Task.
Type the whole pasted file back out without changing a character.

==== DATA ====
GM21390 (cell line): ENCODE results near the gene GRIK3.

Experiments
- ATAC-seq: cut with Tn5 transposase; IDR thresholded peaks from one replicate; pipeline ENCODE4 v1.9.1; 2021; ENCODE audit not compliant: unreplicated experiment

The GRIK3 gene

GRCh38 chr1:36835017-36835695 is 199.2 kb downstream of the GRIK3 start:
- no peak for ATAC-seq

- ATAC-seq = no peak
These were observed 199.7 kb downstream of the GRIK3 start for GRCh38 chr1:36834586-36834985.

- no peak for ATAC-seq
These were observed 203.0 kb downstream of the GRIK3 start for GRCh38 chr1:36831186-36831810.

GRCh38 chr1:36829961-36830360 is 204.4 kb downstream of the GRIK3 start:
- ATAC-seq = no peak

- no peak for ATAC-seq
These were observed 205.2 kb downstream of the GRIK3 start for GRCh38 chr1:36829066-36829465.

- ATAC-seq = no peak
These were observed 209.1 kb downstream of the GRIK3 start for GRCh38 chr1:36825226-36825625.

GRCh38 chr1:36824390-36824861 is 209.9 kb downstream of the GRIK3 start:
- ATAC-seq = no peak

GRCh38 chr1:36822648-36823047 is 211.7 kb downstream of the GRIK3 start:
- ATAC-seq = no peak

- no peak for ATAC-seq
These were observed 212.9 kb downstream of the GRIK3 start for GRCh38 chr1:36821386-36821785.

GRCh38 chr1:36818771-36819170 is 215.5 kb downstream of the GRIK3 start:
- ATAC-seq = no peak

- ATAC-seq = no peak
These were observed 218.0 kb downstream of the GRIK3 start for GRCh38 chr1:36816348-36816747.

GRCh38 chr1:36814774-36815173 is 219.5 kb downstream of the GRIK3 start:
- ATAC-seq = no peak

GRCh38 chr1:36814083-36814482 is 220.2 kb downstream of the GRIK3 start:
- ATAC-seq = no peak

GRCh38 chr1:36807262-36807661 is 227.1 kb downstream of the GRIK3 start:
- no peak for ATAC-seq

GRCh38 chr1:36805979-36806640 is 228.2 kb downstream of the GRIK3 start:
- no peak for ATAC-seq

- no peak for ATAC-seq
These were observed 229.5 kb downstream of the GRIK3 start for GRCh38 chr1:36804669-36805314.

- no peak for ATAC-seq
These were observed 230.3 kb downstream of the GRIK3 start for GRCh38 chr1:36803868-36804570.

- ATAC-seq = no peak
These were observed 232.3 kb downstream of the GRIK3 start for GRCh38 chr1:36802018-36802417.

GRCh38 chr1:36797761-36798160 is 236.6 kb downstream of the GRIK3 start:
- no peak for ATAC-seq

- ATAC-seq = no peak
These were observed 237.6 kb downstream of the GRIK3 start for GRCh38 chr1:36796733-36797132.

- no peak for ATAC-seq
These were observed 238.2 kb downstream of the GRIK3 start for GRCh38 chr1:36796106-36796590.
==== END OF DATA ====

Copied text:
GM21390 (cell line): ENCODE results near the gene GRIK3.

Experiments
- ATAC-seq: cut with Tn5 transposase; IDR thresholded peaks from one replicate; pipeline ENCODE4 v1.9.1; 2021; ENCODE audit not compliant: unreplicated experiment

The GRIK3 gene

GRCh38 chr1:36835017-36835695 is 199.2 kb downstream of the GRIK3 start:
- no peak for ATAC-seq

- ATAC-seq = no peak
These were observed 199.7 kb downstream of the GRIK3 start for GRCh38 chr1:36834586-36834985.

- no peak for ATAC-seq
These were observed 203.0 kb downstream of the GRIK3 start for GRCh38 chr1:36831186-36831810.

GRCh38 chr1:36829961-36830360 is 204.4 kb downstream of the GRIK3 start:
- ATAC-seq = no peak

- no peak for ATAC-seq
These were observed 205.2 kb downstream of the GRIK3 start for GRCh38 chr1:36829066-36829465.

- ATAC-seq = no peak
These were observed 209.1 kb downstream of the GRIK3 start for GRCh38 chr1:36825226-36825625.

GRCh38 chr1:36824390-36824861 is 209.9 kb downstream of the GRIK3 start:
- ATAC-seq = no peak

GRCh38 chr1:36822648-36823047 is 211.7 kb downstream of the GRIK3 start:
- ATAC-seq = no peak

- no peak for ATAC-seq
These were observed 212.9 kb downstream of the GRIK3 start for GRCh38 chr1:36821386-36821785.

GRCh38 chr1:36818771-36819170 is 215.5 kb downstream of the GRIK3 start:
- ATAC-seq = no peak

- ATAC-seq = no peak
These were observed 218.0 kb downstream of the GRIK3 start for GRCh38 chr1:36816348-36816747.

GRCh38 chr1:36814774-36815173 is 219.5 kb downstream of the GRIK3 start:
- ATAC-seq = no peak

GRCh38 chr1:36814083-36814482 is 220.2 kb downstream of the GRIK3 start:
- ATAC-seq = no peak

GRCh38 chr1:36807262-36807661 is 227.1 kb downstream of the GRIK3 start:
- no peak for ATAC-seq

GRCh38 chr1:36805979-36806640 is 228.2 kb downstream of the GRIK3 start:
- no peak for ATAC-seq

- no peak for ATAC-seq
These were observed 229.5 kb downstream of the GRIK3 start for GRCh38 chr1:36804669-36805314.

- no peak for ATAC-seq
These were observed 230.3 kb downstream of the GRIK3 start for GRCh38 chr1:36803868-36804570.

- ATAC-seq = no peak
These were observed 232.3 kb downstream of the GRIK3 start for GRCh38 chr1:36802018-36802417.

GRCh38 chr1:36797761-36798160 is 236.6 kb downstream of the GRIK3 start:
- no peak for ATAC-seq

- ATAC-seq = no peak
These were observed 237.6 kb downstream of the GRIK3 start for GRCh38 chr1:36796733-36797132.

- no peak for ATAC-seq
These were observed 238.2 kb downstream of the GRIK3 start for GRCh38 chr1:36796106-36796590.